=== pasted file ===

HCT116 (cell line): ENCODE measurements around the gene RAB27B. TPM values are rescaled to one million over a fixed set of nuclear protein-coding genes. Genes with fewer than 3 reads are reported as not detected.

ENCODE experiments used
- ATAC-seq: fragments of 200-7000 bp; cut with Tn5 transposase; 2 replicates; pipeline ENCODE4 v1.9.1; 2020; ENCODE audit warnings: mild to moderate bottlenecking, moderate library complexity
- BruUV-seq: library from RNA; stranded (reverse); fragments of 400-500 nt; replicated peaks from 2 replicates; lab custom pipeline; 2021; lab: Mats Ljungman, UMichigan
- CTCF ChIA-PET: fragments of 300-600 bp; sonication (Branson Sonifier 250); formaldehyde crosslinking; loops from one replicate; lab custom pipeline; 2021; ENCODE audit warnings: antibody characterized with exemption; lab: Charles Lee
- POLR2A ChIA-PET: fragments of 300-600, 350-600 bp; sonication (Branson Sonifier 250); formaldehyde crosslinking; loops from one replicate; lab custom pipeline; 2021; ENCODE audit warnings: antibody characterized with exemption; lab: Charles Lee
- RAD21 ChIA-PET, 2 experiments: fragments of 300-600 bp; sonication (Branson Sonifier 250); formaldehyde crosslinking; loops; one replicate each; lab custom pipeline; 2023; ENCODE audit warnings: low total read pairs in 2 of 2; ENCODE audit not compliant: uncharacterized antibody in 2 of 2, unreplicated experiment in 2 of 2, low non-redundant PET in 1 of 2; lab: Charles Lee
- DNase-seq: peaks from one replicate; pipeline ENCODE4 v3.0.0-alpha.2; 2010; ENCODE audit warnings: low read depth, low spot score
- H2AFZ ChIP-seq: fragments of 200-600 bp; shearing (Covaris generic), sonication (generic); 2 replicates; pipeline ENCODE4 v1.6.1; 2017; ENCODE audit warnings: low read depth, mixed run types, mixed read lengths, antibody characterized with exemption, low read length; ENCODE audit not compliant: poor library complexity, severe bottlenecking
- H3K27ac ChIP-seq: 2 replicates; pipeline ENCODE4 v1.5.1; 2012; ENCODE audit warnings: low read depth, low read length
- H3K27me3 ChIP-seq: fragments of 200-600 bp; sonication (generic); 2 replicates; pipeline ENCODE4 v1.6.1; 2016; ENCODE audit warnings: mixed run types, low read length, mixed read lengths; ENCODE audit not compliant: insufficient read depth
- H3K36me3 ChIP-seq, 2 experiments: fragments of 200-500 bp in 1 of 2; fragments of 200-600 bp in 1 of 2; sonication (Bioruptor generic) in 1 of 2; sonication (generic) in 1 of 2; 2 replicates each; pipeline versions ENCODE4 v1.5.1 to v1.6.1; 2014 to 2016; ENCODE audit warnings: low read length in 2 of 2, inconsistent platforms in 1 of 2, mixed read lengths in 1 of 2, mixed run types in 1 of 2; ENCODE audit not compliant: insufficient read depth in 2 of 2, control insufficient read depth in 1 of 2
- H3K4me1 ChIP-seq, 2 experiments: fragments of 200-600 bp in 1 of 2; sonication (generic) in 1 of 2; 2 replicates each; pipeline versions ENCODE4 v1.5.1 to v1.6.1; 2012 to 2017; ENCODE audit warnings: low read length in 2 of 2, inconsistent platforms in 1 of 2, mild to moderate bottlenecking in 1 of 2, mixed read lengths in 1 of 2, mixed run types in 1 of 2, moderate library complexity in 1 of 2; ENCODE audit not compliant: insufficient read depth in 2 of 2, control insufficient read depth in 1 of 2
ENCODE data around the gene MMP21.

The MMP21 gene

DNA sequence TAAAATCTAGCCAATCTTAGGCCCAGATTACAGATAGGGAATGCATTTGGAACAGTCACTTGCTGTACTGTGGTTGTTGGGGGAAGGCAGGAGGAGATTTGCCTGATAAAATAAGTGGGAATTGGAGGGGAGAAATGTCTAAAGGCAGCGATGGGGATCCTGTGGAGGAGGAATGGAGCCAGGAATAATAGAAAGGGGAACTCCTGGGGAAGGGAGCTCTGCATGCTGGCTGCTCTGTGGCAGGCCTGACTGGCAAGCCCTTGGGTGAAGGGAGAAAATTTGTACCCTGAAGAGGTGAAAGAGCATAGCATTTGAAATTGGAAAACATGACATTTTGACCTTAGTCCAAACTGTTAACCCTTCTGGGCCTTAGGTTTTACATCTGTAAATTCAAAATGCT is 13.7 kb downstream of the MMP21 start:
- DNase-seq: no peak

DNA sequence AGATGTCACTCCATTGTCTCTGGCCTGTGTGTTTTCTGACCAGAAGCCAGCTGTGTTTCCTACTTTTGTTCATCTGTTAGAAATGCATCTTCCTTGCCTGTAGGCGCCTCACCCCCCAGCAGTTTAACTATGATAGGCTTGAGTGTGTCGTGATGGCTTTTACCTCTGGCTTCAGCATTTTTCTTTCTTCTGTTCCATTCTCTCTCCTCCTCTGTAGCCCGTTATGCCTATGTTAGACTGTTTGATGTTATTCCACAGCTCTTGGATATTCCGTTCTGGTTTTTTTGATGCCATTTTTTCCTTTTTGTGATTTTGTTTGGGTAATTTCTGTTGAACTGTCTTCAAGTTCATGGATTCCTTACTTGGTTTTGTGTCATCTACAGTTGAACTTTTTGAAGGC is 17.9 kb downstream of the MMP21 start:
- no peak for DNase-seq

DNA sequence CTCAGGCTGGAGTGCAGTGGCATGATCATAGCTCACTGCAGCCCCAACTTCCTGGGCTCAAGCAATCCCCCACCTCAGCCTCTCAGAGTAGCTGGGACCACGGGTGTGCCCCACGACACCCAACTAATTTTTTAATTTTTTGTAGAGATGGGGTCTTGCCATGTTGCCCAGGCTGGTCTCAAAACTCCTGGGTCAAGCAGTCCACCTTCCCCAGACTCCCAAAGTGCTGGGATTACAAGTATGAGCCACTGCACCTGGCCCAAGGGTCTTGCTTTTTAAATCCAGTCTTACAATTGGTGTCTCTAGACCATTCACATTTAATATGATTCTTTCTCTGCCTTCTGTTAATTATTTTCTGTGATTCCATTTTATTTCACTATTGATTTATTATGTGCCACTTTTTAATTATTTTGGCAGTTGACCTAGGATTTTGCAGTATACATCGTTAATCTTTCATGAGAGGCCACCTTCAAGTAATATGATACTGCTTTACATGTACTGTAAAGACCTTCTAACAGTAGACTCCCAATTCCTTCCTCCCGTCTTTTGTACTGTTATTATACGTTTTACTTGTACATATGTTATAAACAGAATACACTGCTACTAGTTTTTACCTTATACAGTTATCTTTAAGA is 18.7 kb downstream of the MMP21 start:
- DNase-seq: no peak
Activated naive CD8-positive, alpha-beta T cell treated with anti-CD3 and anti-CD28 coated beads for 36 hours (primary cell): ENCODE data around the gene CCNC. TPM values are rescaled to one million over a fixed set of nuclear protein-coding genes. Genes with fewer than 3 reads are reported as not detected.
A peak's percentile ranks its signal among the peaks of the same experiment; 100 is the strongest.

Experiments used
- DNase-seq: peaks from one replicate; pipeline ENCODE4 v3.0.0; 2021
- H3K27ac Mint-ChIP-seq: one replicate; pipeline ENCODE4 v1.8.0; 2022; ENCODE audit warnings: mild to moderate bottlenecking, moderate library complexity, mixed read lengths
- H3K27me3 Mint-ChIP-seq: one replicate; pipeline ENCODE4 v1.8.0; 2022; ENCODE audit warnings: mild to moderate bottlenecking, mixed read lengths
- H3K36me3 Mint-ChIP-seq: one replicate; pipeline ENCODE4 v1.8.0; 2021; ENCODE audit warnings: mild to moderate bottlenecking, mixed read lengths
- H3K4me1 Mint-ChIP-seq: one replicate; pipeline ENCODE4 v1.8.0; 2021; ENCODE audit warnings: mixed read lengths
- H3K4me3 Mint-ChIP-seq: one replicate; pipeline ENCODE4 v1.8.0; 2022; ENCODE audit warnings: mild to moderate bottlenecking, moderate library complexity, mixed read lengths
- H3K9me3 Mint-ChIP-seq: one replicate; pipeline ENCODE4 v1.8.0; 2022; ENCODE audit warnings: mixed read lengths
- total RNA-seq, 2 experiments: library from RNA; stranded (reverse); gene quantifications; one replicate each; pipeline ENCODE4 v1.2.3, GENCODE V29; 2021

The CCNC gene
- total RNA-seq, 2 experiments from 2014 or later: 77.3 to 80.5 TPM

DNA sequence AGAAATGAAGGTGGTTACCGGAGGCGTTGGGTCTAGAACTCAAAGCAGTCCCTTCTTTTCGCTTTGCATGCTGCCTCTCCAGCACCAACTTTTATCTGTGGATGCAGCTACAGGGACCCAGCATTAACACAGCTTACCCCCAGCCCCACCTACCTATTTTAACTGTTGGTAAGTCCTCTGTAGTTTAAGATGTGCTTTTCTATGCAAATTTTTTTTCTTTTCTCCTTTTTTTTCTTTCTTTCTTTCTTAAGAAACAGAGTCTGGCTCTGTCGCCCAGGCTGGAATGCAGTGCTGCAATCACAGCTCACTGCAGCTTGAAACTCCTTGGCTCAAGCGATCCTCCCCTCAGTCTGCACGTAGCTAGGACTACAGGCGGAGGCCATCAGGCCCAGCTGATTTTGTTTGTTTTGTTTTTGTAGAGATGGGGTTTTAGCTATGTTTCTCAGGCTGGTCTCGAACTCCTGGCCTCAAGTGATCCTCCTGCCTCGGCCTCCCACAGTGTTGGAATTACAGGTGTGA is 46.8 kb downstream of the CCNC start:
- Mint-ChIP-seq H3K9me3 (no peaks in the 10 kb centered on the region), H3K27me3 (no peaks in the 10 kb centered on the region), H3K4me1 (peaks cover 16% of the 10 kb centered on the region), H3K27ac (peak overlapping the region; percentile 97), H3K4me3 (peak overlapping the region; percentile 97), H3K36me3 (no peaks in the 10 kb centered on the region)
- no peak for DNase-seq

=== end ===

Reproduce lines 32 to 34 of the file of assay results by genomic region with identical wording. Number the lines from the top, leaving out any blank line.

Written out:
- total RNA-seq, 2 experiments: library from RNA; stranded (reverse); gene quantifications; one replicate each; pipeline ENCODE4 v1.2.3, GENCODE V29; 2021

The CCNC gene
- total RNA-seq, 2 experiments from 2014 or later: 77.3 to 80.5 TPM